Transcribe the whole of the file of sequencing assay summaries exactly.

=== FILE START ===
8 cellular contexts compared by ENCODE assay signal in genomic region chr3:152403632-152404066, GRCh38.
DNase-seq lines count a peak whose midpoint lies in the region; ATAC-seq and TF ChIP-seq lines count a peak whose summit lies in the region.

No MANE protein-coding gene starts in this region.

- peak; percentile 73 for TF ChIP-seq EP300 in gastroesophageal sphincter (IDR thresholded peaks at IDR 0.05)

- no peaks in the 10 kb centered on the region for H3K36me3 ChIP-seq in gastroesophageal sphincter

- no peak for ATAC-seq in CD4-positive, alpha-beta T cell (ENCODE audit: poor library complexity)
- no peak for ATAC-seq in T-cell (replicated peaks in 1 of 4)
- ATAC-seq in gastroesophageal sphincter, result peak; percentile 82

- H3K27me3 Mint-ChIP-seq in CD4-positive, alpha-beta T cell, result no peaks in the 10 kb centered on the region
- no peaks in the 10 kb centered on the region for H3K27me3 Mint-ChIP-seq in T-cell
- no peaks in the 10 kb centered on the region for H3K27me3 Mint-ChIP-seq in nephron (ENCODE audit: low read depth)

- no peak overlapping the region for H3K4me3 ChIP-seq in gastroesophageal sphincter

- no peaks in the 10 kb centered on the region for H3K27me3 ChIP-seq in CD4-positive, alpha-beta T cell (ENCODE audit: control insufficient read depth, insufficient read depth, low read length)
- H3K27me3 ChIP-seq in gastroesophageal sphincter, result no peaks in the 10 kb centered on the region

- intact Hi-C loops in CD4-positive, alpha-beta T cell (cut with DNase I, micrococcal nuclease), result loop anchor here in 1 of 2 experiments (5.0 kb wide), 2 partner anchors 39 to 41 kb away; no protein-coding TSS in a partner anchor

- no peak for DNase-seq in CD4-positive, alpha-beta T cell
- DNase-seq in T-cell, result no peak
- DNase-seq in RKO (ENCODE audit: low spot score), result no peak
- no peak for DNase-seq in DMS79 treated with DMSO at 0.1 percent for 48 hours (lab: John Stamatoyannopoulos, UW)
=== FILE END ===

8 cellular contexts compared by ENCODE assay signal in genomic region chr3:152403632-152404066, GRCh38.
DNase-seq lines count a peak whose midpoint lies in the region; ATAC-seq and TF ChIP-seq lines count a peak whose summit lies in the region.

No MANE protein-coding gene starts in this region.

- peak; percentile 73 for TF ChIP-seq EP300 in gastroesophageal sphincter (IDR thresholded peaks at IDR 0.05)

- no peaks in the 10 kb centered on the region for H3K36me3 ChIP-seq in gastroesophageal sphincter

- no peak for ATAC-seq in CD4-positive, alpha-beta T cell (ENCODE audit: poor library complexity)
- no peak for ATAC-seq in T-cell (replicated peaks in 1 of 4)
- ATAC-seq in gastroesophageal sphincter, result peak; percentile 82

- H3K27me3 Mint-ChIP-seq in CD4-positive, alpha-beta T cell, result no peaks in the 10 kb centered on the region
- no peaks in the 10 kb centered on the region for H3K27me3 Mint-ChIP-seq in T-cell
- no peaks in the 10 kb centered on the region for H3K27me3 Mint-ChIP-seq in nephron (ENCODE audit: low read depth)

- no peak overlapping the region for H3K4me3 ChIP-seq in gastroesophageal sphincter

- no peaks in the 10 kb centered on the region for H3K27me3 ChIP-seq in CD4-positive, alpha-beta T cell (ENCODE audit: control insufficient read depth, insufficient read depth, low read length)
- H3K27me3 ChIP-seq in gastroesophageal sphincter, result no peaks in the 10 kb centered on the region

- intact Hi-C loops in CD4-positive, alpha-beta T cell (cut with DNase I, micrococcal nuclease), result loop anchor here in 1 of 2 experiments (5.0 kb wide), 2 partner anchors 39 to 41 kb away; no protein-coding TSS in a partner anchor

- no peak for DNase-seq in CD4-positive, alpha-beta T cell
- DNase-seq in T-cell, result no peak
- DNase-seq in RKO (ENCODE audit: low spot score), result no peak
- no peak for DNase-seq in DMS79 treated with DMSO at 0.1 percent for 48 hours (lab: John Stamatoyannopoulos, UW)